1. What you need to do takes too long
    2. It broke and repair is to damn costly
    3. You need more "memory" (where memory = either ram or HD), need a burner, or need that spiffy software application which comes with the new PC.
    4. There is a super duper deal with losts of extras you don't need.

    From a goodwill standpoint, while there are still a number of PCs in the pentium I class, I'm starting to see quite a few AMD durons with gigs of HD space, a modest compliment of memory, and still operational save the spyware infections. I have to say the market is pretty saturated with PCs, more PCs than you can shake a stick at, so many that dell is apparently offering their Dimension 1100 for $50 plus tax and a modest fee for shipping, or free "designated carrier".

  • by Quiberon (633716) on Friday July 14, 2006 @06:12PM (#15722054) Journal

    I think it's a combination of 'home entertainment' being done better on the games consoles (surely XBox360 must be a growth market), and 'corporate' users figuring that a long-life PC (with parts replacement) is more environmentally friendly, does not fill up and pollute landfill space so quickly. Should a corporate PC now have a lifespan of 10 years rather than 3 years ? If Microsoft won't supply a software maintenance service at competitive prices, that leaves doors open for the likes of RedHat and Novell who certainly will.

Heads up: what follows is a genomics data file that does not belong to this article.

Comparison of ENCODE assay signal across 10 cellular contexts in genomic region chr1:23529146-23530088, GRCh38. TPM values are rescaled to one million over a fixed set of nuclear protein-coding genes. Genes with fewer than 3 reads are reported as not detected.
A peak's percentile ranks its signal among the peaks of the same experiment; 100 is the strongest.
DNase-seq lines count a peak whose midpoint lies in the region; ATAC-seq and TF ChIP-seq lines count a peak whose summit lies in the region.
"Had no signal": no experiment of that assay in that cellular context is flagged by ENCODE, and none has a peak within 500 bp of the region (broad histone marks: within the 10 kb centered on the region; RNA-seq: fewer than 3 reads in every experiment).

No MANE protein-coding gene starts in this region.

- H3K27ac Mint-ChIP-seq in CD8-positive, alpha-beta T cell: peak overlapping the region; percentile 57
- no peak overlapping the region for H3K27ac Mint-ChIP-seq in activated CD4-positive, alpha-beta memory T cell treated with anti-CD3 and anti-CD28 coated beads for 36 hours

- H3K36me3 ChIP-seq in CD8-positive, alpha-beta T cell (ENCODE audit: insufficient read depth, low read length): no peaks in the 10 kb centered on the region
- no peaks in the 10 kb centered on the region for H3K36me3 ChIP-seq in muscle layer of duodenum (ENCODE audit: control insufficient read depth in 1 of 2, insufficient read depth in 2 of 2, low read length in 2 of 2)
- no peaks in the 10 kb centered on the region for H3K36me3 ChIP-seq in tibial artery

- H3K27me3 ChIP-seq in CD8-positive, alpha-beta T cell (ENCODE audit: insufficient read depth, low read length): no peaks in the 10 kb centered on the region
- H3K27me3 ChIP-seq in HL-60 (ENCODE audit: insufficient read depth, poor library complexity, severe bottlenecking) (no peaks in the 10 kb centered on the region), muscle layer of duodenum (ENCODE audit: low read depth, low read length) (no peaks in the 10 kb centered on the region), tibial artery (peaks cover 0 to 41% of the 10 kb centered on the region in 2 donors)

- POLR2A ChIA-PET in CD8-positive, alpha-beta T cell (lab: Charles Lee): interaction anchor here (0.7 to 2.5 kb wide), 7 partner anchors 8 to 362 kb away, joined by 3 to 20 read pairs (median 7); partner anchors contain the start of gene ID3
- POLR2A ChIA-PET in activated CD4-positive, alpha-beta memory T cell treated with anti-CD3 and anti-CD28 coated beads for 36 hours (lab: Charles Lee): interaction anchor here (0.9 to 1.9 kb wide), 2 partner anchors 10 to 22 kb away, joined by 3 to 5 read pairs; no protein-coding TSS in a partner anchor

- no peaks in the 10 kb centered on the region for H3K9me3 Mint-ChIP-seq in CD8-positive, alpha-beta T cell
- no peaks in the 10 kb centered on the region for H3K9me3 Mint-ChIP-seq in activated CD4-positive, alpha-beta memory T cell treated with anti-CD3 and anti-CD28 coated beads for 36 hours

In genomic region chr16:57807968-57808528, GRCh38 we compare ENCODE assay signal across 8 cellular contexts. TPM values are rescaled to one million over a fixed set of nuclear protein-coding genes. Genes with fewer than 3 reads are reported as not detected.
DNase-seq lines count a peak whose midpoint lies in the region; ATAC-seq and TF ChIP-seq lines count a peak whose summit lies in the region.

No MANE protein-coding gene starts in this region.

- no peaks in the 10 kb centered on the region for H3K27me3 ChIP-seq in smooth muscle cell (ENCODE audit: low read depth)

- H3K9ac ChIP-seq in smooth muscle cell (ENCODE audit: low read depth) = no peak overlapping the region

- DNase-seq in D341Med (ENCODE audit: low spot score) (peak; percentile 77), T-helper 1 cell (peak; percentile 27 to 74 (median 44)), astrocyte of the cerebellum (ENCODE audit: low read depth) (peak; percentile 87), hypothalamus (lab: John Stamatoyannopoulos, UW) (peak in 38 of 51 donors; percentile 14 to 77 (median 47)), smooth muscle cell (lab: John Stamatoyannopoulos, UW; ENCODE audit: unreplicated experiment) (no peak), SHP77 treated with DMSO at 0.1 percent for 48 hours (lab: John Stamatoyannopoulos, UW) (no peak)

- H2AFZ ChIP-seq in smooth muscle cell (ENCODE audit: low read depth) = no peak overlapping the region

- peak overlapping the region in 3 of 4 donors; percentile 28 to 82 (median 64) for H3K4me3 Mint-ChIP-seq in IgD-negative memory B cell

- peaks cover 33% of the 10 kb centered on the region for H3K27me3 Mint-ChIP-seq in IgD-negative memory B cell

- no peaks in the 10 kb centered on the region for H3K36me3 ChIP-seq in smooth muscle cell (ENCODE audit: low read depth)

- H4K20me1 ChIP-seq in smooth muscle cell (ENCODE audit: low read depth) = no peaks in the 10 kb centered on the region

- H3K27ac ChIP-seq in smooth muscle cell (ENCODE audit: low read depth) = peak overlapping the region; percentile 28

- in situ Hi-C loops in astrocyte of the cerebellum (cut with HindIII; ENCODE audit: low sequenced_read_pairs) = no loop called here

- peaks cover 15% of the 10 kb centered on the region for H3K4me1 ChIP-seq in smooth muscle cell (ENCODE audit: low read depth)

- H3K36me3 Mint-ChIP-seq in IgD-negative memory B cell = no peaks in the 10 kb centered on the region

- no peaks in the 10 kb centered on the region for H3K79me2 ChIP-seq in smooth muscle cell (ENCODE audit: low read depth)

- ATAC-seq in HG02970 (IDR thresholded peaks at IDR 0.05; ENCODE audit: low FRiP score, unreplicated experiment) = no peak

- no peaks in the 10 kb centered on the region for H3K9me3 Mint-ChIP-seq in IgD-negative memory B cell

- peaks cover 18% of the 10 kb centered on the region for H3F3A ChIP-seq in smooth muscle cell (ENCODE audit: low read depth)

From what I can see of Microsoft Windows Vista, it's aimed at the games market.

    Corporate/professional use just doesn't get anything more out of Vista than XP; it's not as if a new version of Microsoft Word will help you think and express yourself more clearly than the old one does.

  • by xjerky (128399) on Friday July 14, 2006 @06:14PM (#15722064)
    Apple has yet to release an actual "Desktop" x86 machine, so hold your conclusion until then. So far, the x86 line is filled with competitively-priced 'specialty' items, like the iMac, Mac Mini, and Macbook (+pro).
  • by Guy Harris (3803) <guy@alum.mit.edu> on Friday July 14, 2006 @06:21PM (#15722091)
    Apple has yet to release an actual "Desktop" x86 machine ... So far, the x86 line is filled with competitively-priced 'specialty' items, like the iMac, Mac Mini, and Macbook (+pro).

    I guess it depends on how you define "desktop". The iMac is more of a "desktop" machine, in the literal sense of the word, than is the Power Mac - the Power Mac in my office isn't on the top of my desk, it's underneath the desk. You could put a Power Mac tower on your desk, but if you put an iMac on the floor, you're not going to be able to use it conveniently from your desk (unless you ssh into it from a machine on your desk).

    The iMac is the consumer "desktop" (as opposed to "laptop") model in the Apple line (although the Mac Mini could also be used with a monitor as a desktop); the Mac Pro or whatever it'll be called will be the "professional" desktop.

  • by Kjella (173770) on Friday July 14, 2006 @06:21PM (#15722095) Homepage